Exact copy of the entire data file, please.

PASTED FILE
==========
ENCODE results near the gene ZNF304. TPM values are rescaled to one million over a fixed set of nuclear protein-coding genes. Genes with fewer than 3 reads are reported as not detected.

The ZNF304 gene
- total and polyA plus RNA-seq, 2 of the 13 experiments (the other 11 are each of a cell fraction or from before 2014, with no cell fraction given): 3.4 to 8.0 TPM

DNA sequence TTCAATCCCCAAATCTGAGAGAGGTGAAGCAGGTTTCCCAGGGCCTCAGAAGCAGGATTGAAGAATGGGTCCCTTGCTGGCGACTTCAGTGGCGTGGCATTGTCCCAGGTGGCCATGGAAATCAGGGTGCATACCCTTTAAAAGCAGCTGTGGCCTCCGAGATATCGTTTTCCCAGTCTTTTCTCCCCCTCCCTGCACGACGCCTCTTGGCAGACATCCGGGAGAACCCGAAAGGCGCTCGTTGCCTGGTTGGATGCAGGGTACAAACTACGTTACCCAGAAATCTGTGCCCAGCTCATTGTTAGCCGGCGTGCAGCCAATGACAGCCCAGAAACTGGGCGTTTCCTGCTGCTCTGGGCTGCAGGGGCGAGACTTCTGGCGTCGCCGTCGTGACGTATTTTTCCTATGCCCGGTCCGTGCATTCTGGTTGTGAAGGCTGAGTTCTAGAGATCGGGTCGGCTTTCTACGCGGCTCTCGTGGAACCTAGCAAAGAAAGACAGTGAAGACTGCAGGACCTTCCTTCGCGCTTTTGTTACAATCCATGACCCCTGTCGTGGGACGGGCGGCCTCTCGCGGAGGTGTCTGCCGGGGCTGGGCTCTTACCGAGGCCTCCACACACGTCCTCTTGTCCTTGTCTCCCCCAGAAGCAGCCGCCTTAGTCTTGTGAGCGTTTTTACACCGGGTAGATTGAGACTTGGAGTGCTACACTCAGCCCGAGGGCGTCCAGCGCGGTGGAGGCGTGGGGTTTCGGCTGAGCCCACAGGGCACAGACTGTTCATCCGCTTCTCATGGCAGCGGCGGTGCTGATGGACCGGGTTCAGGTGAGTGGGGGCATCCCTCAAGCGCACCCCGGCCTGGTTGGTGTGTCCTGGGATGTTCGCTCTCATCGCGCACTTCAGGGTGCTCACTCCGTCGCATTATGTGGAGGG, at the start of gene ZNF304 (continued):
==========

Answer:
ENCODE results near the gene ZNF304. TPM values are rescaled to one million over a fixed set of nuclear protein-coding genes. Genes with fewer than 3 reads are reported as not detected.

The ZNF304 gene
- total and polyA plus RNA-seq, 2 of the 13 experiments (the other 11 are each of a cell fraction or from before 2014, with no cell fraction given): 3.4 to 8.0 TPM

DNA sequence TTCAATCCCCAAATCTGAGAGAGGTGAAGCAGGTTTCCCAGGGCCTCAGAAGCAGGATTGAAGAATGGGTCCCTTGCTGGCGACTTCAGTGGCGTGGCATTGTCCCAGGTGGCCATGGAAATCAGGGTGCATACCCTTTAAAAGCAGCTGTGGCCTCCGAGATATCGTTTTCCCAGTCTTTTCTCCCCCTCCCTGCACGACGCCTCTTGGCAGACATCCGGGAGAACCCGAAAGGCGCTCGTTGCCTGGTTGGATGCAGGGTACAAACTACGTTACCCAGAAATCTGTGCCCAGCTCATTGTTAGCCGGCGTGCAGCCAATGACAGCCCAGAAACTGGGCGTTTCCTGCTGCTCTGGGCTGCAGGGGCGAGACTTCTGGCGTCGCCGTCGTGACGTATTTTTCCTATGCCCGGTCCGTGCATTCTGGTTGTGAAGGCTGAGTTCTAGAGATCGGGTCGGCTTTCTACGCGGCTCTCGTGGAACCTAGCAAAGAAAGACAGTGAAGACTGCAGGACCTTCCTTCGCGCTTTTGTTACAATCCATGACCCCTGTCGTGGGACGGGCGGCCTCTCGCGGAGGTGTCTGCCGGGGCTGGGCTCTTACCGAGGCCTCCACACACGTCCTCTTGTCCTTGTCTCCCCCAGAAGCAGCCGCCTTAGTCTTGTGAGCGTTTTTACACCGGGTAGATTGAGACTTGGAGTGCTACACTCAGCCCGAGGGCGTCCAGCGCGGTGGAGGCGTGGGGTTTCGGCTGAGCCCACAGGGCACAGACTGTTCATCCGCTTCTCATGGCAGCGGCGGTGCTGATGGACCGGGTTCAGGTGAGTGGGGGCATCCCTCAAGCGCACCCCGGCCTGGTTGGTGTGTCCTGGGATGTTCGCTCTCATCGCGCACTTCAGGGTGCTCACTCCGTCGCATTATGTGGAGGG, at the start of gene ZNF304 (continued):